Friday, May 19, 2017
Aristophanes on the Family
Here’s a chicken and egg problem: what comes first, the family or the political community? This is one of the questions I have been working on. I presented a paper on the subject in Vancouver and I will present a more elaborate version of the same this fall in San Francisco.
Aristotle supposed that the family is more natural than the polis, for human beings are more a coupling animal than a political animal. An alternative view is presented by Socrates’ greatest critic, Aristophanes. In his best play (by my judgment and his) the Clouds, Strepsiades has gone into debt because of his son’s love of horse racing. The father comes up with a desperate solution: send his son, Pheidippides, to study with Socrates. The philosophers, he hears, can win any argument and someone with that power can defend him in court against his creditors.
He wants his son to go learn this art but Pheidippides refuses. Strepsiades goes himself. Socrates’ curriculum consists of two parts. One is the rejection of the traditional Athenian gods. The second is a rigorously scientific account of language and nature. Strepsiades flunks out because he cannot grasp the second part but he leaves having learned well the first part. More desperate than ever, he forces his son to enter Socrates’ school. Pheidippides is the better learner.
After his son graduates, Strepsiades thinks he has a get out of jail free card. When his creditors show up for their money, he abuses them and sends them packing. The moment of triumph is short lived. When father and son quarrel over an obscene bit of poetry (involving incest between a brother and sister) Pheidippides physically assaults his father. Strepsiades runs out of the house screaming for his kinsmen and neighbors to defend him, but no one comes. His contempt of the gods and of the laws has effectively broken the social contract.
Pheidippides offers to demonstrate to his father than his actions are just. If a father can spank his son it is because the father is wiser, right? So, if the son becomes wiser can he not return the favor? Strepsiades is stopped short by this. As distressing as his situation is, he can see the reason in his son’s words. Then Pheidippides goes too far. He says he can beat his mother too.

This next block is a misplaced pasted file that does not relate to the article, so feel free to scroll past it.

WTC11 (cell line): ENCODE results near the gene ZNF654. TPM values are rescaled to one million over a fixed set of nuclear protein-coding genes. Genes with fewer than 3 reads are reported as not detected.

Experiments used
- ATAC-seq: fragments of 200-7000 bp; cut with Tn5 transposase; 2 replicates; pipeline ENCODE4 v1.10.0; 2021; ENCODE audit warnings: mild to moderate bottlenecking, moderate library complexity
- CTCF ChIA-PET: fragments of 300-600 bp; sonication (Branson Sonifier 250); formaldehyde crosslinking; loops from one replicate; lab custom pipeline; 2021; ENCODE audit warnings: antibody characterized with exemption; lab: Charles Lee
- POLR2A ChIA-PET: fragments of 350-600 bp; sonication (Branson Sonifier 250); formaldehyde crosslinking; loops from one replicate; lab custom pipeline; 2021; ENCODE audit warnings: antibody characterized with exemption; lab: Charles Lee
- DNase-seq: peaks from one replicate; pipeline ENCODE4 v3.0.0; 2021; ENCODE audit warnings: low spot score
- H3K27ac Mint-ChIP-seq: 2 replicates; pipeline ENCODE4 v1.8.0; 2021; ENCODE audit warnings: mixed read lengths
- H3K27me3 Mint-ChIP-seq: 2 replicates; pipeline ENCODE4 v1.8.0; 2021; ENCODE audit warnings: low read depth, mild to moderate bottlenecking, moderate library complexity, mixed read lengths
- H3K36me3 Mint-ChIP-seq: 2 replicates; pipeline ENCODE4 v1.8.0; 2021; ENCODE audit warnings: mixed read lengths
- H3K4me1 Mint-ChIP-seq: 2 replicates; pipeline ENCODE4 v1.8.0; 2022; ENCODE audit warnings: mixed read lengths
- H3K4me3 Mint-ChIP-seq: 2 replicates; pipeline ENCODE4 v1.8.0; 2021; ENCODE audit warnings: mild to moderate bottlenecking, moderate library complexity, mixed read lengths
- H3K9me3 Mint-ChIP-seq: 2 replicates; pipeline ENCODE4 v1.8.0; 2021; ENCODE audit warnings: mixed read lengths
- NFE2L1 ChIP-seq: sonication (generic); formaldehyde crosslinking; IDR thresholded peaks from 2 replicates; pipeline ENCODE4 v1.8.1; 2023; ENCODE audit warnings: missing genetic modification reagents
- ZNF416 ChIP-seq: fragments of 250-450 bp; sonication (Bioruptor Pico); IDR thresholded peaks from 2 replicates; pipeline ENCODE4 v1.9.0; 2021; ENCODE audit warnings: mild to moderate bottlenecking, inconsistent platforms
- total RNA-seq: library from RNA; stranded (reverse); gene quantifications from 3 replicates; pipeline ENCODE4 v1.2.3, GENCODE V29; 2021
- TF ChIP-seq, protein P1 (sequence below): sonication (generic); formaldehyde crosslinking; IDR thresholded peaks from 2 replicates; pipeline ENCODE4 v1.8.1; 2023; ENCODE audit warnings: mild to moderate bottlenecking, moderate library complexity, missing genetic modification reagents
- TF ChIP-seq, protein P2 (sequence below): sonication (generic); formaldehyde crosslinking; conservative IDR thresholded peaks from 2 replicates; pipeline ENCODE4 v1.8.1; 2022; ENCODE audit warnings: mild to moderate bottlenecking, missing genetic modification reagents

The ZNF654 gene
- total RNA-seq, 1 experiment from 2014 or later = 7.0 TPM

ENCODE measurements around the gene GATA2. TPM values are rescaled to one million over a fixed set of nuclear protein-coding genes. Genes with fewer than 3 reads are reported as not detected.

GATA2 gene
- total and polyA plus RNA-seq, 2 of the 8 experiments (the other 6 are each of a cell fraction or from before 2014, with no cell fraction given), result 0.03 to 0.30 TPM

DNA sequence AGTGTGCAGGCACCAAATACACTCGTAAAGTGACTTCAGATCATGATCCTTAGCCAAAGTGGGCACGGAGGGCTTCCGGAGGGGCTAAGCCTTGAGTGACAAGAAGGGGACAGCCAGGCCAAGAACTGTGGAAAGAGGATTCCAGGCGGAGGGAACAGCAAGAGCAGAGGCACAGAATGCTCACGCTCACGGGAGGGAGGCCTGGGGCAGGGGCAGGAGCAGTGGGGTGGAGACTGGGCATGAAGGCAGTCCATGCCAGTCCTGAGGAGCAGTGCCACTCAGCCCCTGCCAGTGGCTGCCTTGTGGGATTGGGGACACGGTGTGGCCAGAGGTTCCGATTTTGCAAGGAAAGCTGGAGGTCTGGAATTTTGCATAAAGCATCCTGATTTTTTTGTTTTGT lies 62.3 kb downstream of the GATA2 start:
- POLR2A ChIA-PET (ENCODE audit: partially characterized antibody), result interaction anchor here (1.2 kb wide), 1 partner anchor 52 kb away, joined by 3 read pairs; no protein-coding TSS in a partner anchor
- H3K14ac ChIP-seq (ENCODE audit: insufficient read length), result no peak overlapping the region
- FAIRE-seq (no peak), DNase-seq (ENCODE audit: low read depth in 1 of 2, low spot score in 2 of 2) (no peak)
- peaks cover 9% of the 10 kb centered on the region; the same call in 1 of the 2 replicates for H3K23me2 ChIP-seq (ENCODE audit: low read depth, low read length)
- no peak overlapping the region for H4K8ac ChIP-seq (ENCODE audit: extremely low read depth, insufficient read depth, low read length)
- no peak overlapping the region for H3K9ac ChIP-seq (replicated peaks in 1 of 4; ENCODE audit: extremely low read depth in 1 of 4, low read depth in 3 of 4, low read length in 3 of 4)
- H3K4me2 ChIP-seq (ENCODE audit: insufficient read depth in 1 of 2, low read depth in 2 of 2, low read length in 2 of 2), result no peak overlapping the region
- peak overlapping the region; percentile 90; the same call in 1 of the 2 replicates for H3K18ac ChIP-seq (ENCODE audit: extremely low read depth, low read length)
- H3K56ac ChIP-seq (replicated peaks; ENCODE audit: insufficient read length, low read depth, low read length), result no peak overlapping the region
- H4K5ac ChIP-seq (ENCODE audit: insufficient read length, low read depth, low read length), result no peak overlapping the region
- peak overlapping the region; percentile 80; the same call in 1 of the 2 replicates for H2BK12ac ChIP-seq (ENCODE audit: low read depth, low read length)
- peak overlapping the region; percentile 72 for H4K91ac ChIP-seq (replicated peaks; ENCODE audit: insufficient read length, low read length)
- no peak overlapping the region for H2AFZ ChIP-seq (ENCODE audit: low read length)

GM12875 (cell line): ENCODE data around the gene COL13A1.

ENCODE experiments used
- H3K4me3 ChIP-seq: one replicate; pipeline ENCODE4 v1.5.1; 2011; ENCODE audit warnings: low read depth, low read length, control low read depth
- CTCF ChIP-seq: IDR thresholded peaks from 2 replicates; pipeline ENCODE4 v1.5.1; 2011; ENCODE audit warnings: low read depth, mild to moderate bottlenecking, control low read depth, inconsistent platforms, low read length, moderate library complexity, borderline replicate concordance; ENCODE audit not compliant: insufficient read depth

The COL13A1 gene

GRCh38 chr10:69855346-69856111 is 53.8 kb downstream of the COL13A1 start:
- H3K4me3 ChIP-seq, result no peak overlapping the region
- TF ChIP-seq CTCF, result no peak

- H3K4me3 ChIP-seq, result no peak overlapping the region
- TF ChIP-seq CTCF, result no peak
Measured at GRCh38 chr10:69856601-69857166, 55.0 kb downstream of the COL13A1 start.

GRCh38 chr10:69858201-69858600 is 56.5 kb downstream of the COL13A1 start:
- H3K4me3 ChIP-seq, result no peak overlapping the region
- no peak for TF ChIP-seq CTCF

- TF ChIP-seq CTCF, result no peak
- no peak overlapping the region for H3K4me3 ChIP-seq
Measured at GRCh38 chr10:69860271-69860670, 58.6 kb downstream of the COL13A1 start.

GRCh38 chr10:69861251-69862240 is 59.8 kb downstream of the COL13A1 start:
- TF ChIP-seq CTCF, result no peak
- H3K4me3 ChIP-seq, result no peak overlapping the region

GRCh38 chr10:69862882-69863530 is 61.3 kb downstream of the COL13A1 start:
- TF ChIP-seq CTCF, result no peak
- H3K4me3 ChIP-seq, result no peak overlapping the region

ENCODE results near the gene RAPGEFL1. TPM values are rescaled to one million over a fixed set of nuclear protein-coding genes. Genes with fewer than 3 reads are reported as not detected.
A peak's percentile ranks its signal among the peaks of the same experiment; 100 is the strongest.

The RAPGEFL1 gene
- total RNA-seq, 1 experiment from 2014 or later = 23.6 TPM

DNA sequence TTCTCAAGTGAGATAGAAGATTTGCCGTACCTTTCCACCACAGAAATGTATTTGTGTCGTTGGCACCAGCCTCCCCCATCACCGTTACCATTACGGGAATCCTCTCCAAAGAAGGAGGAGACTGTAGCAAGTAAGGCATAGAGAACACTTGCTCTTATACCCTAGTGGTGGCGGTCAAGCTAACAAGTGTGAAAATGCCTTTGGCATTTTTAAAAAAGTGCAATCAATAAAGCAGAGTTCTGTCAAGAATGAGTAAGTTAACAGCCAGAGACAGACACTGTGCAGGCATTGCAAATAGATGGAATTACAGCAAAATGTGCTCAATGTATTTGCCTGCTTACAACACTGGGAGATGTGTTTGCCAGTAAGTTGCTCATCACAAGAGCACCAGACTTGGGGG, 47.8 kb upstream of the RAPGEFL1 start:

At that point, Strepsiades explodes. For the first time, he gets to the point before anyone else. If a son can take liberties with his father because wisdom is the only basis of authority, that is one thing. If he can take liberties with his mother… the horror, the horror. Strepsiades calls the gods to his side and goes to burn down Socrates’ house.
I submit that the Clouds is a profound reflection on both philosophy and the family. Human communities, both the familial and the larger political one, are grounded in cherished opinions about the gods and morality. Philosophy is the attempt to replace opinions about the most important things with knowledge. There is no guarantee that the knowledge that the philosopher seeks will support, rather than undermine, the familial and political bonds. Thus, philosophy is potentially subversive of everything the father and citizen holds dear.
Aristophanes’ genius here was to recognize that the family depended on the polis. The authority of the parent may make sense on the grounds that adults know better than children what is good for the latter; however, the authority of the parent relies heavily on the fact that the parent is larger and stronger than the child. As the son grows bigger and stronger, the father will have to rely on the community to preserve his authority should the son challenge it.
In Aristophanes’ account, the political community is more fundamental than the family. The latter can exist only so long as the community supports and enforces its taboos. I think that this is correct. Human beings are, as Aristotle said, coupling creatures. The natural instinct of the male is to come together with the female. It is not that, however, that makes a family. For the familial community to be sound, the father must have some reason to believe that these children are his children. For that, he must have some exclusive claim on his mate. To understand the family, one must understand the political community that enforces these claims.